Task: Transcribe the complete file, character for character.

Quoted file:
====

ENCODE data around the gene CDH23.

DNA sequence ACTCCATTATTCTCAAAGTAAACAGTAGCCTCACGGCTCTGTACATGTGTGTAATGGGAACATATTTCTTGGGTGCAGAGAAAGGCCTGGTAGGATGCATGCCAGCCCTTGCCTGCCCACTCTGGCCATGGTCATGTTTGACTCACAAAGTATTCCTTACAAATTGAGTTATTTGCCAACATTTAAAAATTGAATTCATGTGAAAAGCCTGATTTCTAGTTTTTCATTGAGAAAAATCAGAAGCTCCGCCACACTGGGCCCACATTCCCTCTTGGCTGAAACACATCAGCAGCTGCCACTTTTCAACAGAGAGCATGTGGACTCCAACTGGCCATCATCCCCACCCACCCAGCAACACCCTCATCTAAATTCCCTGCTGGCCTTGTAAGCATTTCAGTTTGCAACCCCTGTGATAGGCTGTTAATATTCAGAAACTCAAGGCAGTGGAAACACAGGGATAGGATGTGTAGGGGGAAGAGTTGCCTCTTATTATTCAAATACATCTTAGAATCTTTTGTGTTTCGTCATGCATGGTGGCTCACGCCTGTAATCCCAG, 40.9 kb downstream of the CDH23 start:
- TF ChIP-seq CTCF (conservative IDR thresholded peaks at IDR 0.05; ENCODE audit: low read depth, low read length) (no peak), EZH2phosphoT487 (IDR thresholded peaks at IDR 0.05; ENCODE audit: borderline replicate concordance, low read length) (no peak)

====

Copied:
ENCODE data around the gene CDH23.

DNA sequence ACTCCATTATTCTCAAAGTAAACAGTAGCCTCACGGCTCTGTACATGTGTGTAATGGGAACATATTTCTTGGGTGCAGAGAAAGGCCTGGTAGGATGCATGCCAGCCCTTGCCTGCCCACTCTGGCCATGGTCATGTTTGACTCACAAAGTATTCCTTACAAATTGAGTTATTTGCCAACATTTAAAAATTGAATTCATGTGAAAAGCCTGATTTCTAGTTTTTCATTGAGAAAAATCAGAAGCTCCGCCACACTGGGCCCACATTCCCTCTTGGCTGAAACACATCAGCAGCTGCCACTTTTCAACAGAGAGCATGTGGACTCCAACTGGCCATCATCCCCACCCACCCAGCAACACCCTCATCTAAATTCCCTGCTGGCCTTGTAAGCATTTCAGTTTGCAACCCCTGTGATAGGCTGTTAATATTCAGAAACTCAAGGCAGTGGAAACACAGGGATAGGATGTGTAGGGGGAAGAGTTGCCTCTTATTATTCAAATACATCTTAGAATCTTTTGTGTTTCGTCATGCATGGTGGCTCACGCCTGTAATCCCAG, 40.9 kb downstream of the CDH23 start:
- TF ChIP-seq CTCF (conservative IDR thresholded peaks at IDR 0.05; ENCODE audit: low read depth, low read length) (no peak), EZH2phosphoT487 (IDR thresholded peaks at IDR 0.05; ENCODE audit: borderline replicate concordance, low read length) (no peak)